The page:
Halton Borough Council

Halton Borough Council is the local authority for the Borough of Halton, incorporating the towns of Runcorn and Widnes and the parishes of Daresbury, Hale, Moore and Preston Brook. It is a constituent council of Liverpool City Region Combined Authority.

The 2008 Halton Borough Council election took place on 1 May 2008 to elect members of Halton Unitary Council in Cheshire, England. One third of the council was up for election and the Labour party stayed in overall control of the council.


  1. "Standard Area Measurements (2016) for Administrative Areas in the United Kingdom". Office for National Statistics. 1 February 2017. Retrieved 9 February 2017.
  2. 1 2 "Population Estimates for UK, England and Wales, Scotland and Northern Ireland, Mid-2019". Office for National Statistics. 6 May 2020. Retrieved 6 May 2020.
  3. "Unitary Authority". Halton Borough Council. Archived from the original on 22 September 2008. Retrieved 19 January 2009.
  4. "Parish Councils". Halton Borough Council. Retrieved 19 July 2018.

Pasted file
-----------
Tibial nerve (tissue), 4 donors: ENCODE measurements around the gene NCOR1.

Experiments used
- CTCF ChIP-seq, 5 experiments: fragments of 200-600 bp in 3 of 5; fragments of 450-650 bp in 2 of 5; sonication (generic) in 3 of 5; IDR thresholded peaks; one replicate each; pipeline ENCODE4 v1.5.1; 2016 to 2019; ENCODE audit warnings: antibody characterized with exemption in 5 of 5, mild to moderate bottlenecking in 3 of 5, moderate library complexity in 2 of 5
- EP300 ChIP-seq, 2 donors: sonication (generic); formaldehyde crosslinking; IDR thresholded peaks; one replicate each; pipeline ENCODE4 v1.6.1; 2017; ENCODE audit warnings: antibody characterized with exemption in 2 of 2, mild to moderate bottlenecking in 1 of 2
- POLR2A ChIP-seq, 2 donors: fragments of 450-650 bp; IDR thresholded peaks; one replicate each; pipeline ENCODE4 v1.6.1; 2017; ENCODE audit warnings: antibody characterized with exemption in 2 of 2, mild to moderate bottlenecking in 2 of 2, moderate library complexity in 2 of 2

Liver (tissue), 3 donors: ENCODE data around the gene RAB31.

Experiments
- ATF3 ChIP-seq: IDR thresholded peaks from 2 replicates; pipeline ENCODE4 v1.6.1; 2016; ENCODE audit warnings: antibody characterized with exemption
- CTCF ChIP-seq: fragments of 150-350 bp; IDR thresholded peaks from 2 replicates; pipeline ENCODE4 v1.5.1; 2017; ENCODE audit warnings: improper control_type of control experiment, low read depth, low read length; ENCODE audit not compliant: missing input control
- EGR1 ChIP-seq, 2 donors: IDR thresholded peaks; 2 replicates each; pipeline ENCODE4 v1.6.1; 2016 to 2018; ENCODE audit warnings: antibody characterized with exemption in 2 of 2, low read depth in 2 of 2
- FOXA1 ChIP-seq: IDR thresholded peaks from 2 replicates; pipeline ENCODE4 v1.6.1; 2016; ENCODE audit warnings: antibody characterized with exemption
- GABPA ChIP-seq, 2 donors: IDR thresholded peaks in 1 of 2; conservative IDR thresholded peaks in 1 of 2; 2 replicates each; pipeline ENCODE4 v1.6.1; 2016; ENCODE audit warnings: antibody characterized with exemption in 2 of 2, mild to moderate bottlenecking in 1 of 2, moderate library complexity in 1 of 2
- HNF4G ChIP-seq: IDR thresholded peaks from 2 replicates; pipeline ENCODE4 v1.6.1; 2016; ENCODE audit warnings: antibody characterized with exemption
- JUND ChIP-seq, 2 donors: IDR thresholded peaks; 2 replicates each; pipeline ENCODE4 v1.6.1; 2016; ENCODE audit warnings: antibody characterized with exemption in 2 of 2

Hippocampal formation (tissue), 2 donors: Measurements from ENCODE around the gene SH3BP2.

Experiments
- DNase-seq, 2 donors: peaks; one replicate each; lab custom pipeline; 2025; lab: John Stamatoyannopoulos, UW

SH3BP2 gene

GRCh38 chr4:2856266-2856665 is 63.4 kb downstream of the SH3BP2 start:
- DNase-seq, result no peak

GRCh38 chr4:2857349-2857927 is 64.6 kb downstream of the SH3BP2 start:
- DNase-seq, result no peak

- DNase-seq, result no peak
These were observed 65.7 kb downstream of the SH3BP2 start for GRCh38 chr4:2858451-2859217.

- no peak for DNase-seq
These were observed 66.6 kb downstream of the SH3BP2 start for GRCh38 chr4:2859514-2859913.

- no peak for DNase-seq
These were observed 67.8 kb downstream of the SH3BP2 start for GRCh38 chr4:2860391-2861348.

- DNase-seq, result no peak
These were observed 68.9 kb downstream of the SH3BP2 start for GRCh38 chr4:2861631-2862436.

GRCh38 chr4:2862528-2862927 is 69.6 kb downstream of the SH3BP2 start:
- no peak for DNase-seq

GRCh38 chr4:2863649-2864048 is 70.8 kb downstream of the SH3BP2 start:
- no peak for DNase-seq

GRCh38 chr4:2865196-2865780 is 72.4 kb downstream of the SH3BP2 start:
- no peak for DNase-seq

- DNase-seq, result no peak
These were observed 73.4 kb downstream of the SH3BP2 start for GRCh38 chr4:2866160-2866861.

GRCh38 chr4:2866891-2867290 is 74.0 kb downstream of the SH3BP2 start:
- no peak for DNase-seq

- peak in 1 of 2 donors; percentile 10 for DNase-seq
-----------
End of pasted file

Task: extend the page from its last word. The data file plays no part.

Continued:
5. Clay, Oliver, Halton to become part of Liverpool city region, Runcorn & Widnes Weekly News, archived from the original on 27 July 2011, retrieved 15 January 2009
  6. "Halton UA through time - Population Statistics". University of Portsmouth. Retrieved 20 July 2020.
  7. 1 2 3 4 "2011 Census Halton key statistics profile" (PDF). Halton Borough Council. Retrieved 23 June 2018.
  8. "Halton". BBC News Online . 19 April 2008. Retrieved 3 March 2010.
  9. "Proposal to establish a combined authority for Greater Merseyside" (PDF). Department for Communities and Local Government. November 2013. Retrieved 10 December 2013.
  10. 1 2 "Halton Borough Profile" (PDF). Halton Borough Council. Retrieved 19 July 2018.